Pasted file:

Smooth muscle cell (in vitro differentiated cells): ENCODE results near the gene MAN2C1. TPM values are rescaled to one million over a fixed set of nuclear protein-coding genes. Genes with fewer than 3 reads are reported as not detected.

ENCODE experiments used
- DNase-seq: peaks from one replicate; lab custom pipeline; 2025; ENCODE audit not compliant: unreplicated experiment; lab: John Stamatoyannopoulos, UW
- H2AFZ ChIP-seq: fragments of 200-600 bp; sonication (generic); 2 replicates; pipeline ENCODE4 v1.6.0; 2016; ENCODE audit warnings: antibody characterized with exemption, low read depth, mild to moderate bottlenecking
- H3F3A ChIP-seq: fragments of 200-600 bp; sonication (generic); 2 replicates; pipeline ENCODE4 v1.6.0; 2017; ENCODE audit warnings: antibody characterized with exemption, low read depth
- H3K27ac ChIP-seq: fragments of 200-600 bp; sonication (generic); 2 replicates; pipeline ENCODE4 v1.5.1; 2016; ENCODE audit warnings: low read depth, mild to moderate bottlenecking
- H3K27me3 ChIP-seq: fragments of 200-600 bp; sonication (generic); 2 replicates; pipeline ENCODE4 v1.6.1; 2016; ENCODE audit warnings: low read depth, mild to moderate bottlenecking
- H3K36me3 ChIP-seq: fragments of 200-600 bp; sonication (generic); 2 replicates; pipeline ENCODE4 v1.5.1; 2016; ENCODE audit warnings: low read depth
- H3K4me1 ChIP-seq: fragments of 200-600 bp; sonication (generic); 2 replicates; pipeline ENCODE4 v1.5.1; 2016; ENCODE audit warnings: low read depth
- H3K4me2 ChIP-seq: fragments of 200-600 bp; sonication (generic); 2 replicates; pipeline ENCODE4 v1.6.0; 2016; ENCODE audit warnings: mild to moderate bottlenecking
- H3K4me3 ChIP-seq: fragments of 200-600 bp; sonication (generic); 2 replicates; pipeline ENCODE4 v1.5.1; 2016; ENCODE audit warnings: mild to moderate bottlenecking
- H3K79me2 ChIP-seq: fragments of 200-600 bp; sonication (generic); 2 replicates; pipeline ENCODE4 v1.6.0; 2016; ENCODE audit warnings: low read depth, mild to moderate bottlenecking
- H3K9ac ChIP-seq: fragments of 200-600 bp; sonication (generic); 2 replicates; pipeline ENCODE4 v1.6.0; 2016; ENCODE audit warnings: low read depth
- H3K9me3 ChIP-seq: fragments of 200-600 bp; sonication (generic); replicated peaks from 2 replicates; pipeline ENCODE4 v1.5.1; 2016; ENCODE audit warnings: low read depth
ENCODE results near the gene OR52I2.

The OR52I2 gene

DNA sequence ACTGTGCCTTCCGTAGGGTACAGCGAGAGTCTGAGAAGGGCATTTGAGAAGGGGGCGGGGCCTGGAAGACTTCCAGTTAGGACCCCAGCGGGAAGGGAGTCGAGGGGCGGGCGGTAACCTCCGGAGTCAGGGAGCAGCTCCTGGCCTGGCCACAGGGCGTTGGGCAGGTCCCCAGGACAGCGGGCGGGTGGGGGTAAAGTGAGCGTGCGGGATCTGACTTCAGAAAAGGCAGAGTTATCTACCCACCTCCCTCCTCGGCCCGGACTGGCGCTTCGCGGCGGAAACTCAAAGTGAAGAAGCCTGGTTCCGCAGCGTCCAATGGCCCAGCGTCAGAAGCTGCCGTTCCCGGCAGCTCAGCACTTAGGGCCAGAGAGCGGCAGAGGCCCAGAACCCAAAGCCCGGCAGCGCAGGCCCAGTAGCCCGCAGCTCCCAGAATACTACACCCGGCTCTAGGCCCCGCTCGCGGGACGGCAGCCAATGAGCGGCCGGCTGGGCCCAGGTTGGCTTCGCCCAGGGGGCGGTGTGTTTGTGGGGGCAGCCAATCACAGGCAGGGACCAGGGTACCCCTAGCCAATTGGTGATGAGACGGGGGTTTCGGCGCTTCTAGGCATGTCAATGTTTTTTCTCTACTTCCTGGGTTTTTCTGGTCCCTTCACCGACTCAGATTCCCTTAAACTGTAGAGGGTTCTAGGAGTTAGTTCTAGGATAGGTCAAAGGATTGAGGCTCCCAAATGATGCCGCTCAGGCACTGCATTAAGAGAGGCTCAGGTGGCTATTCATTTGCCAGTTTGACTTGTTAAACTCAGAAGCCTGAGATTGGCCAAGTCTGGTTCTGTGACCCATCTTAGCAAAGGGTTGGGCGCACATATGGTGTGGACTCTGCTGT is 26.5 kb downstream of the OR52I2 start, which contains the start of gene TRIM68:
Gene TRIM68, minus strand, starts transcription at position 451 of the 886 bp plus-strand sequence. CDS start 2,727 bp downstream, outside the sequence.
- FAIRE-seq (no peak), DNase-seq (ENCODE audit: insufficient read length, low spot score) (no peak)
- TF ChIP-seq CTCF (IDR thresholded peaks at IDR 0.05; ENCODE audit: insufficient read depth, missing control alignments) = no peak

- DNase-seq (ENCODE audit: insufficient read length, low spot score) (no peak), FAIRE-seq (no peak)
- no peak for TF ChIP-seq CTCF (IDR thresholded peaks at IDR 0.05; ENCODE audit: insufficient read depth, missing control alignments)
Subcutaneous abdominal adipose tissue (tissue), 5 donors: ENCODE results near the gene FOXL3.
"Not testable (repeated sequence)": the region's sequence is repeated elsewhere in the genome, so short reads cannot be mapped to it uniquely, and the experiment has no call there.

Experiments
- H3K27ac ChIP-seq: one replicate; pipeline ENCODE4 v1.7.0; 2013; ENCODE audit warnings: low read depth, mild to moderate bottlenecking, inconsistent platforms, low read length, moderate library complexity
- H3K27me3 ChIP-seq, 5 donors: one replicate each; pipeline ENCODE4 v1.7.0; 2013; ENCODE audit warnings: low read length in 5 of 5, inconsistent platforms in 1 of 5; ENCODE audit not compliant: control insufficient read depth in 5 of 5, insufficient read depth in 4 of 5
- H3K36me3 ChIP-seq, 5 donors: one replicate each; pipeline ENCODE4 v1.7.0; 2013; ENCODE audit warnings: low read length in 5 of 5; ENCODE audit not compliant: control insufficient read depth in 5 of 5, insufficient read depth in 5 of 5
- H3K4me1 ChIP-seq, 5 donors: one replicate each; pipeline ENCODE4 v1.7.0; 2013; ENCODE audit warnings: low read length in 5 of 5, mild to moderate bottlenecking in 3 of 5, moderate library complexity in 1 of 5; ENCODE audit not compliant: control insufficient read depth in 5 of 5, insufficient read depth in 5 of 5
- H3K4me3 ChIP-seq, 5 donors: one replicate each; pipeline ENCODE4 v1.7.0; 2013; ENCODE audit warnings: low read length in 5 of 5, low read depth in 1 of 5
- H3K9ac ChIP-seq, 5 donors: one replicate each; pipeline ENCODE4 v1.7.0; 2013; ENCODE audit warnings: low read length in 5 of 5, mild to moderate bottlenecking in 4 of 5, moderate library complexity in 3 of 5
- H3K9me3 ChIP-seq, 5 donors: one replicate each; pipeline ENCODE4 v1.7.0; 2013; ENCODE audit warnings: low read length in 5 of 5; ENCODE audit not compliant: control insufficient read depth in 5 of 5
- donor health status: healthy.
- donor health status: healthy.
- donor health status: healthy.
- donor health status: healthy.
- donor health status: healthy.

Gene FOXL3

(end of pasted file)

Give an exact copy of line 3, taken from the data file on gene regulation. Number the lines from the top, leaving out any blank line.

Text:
- DNase-seq: peaks from one replicate; lab custom pipeline; 2025; ENCODE audit not compliant: unreplicated experiment; lab: John Stamatoyannopoulos, UW